Effective Classroom Discussion

There is more to discussion than merely getting students to talk about the material. There is more to it than provoking their opinions. Is your classroom a place where students think well, listen well, and speak well? What practices stifle those qualities? This practical workshop provides ideas about how to get our students to interact with the material, with the instructor, and with one another.

Chris Schlect

Christopher Schlect, PhD, has worked in classical and Christian education for nearly thirty years. He is the Director of the Classical and Christian Studies program at New Saint Andrews College, where he also teaches courses in history and classical rhetoric. Schlect has also taught at Washington State University, and remains active with his historical research related to American Protestantism in the early 20th century. He taught many subjects in grades 7 through 12 at Logos School in Moscow, Idaho. He now serves classical and Christian schools around the country through his consulting and teacher training activities, and his writings appear in various school curricula and other outlets. He and his wife, Brenda, have five children, all products of a classical and Christian education. They also have four grandchildren.

A Guide to Common Placing Practices

Attendees will be introduced to essential aspects of both good and bad approaches to commonplacing. They will be given very practical tips on how to organize their commonplacing program in a way that cultivates an affection in students for commonplacing, provides continuity in their program across grade levels, directs students towards virtue, and truth, goodness, and beauty, and makes commonplacing an integral part of their classroom. Finally, attendees will be introduced to a practical exercise they can do with students to cast a vision for commonplacing.

Chris Browne

An Idaho native, Chris teaches classical humanities at the Ambrose School in Meridian, Idaho. He earned an M.A. in History with a Latin minor at Boise State University in 2011, and has the distinction of being the final graduate student of noted Constantinian scholar Dr. Charles Odahl to complete his program before Dr. Odahl’s retirement. Chris is deeply committed to classical Christian education as the cultivation of virtue and writes a blog exploring the cultivation of virtue in the lives of students. He loves Tolkien, Virgil, and all things Roman. When not teaching, he spends his summers working as a river guide on the majestic Hells Canyon portion of the Snake River in Idaho, rebuilding his 1966 Ford Mustang coupe, converting Tolkien stories into stage plays, and spending time in the mountains of Idaho with his beautiful wife, 2 daughters, and Rosie Cotton and Pius Aeneas, their family's Chesapeake Bay Retrievers.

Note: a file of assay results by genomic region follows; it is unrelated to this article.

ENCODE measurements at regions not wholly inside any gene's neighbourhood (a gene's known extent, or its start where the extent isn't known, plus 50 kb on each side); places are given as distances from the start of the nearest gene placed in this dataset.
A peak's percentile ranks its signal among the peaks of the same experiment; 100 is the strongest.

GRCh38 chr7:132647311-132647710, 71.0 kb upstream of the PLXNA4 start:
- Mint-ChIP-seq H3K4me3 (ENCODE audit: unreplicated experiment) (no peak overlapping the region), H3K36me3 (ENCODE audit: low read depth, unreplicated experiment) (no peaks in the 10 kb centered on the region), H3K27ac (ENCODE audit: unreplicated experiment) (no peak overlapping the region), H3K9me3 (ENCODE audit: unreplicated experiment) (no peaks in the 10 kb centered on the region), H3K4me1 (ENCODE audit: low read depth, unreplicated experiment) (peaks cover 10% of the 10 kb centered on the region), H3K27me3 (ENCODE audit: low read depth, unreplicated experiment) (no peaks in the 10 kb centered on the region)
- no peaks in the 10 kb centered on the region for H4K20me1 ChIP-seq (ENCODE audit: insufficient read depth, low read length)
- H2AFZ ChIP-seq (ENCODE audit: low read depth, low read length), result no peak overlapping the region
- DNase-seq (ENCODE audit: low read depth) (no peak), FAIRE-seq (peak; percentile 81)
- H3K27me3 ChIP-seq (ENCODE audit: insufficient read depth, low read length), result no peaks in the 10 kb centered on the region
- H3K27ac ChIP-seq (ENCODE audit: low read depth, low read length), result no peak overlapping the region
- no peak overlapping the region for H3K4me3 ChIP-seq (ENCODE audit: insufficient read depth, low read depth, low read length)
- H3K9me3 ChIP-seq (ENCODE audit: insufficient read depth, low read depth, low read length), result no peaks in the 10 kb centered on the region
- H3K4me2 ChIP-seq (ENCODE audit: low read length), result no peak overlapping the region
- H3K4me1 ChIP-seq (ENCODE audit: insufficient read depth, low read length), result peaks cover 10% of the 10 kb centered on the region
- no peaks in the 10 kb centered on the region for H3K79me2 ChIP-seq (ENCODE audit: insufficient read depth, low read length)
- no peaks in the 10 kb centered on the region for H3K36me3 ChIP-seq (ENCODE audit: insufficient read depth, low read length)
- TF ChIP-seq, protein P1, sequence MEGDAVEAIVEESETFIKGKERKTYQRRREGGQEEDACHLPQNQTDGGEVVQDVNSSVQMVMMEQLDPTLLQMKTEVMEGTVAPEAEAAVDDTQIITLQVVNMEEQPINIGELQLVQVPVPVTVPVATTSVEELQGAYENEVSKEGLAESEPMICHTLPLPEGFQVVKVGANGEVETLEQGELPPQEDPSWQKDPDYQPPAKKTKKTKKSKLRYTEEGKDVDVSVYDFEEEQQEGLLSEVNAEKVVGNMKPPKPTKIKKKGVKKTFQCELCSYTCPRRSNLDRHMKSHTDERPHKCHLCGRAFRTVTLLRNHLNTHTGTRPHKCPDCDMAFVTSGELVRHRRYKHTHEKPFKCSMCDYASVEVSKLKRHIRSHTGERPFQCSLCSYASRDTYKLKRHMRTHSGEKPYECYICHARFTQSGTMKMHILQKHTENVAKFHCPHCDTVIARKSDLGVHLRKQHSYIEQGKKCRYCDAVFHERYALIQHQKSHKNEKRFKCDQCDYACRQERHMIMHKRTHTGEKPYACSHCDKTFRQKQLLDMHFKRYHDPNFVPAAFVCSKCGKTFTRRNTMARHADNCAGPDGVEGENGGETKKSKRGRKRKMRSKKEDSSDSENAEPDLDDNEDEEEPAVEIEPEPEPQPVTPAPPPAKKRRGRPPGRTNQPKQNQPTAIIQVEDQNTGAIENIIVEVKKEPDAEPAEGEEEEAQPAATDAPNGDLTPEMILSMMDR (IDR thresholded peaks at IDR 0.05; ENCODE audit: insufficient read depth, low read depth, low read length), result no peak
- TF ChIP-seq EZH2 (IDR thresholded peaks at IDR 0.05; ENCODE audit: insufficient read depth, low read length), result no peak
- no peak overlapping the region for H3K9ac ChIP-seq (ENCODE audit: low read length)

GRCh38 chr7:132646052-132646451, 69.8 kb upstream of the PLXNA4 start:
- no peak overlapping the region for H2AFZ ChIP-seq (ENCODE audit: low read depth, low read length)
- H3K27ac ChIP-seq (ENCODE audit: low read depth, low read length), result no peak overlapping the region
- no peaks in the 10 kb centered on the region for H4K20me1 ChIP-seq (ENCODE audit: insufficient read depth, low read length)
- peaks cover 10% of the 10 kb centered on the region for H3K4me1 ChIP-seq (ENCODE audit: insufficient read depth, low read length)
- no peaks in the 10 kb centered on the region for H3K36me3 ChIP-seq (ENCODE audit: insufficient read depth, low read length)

Temptation in a Time of Quarantine: How Screwtape Uses Pandemics

In The Screwtape Letters, C. S. Lewis allows us to eavesdrop on a correspondence between a senior devil named Screwtape and his nephew Wormwood on the art of tempting humans. This talk will expose some of the techniques Screwtape might be using to sow discord within families during the pandemic.

Louis Markos

Louis Markos holds a BA in English and History from Colgate University and an MA and PhD in English from the University of Michigan. He is a Professor of English and Scholar in Residence at Houston Baptist University, where he teaches courses on British Romantic and Victorian Poetry and Prose, the Classics, C. S. Lewis and J. R. R. Tolkien, and Art and Film. Dr. Markos holds the Robert H. Ray Chair in Humanities and lectures on Ancient Greece and Rome, the Early Church and Middle Ages, the Renaissance and Romanticism for HBU’s Honors College. He is the author of eighteen books, including From Achilles to Christ, On the Shoulders of Hobbits, Literature: A Student’s Guide, CSL: An Apologist for Education, three Canon Press Worldview Guides to the Iliad, Odyssey, and Aeneid, & two children’s novels, The Dreaming Stone and In the Shadow of Troy, in which his kids become part of Greek Mythology and the Iliad and Odyssey. His son Alex teaches Latin at the Geneva School in Boerne, TX and his daughter Anastasia teaches music at Founders Classical Academy in Lewisville, TX.

Hektor and Andromache: Balance in a World Gone Mad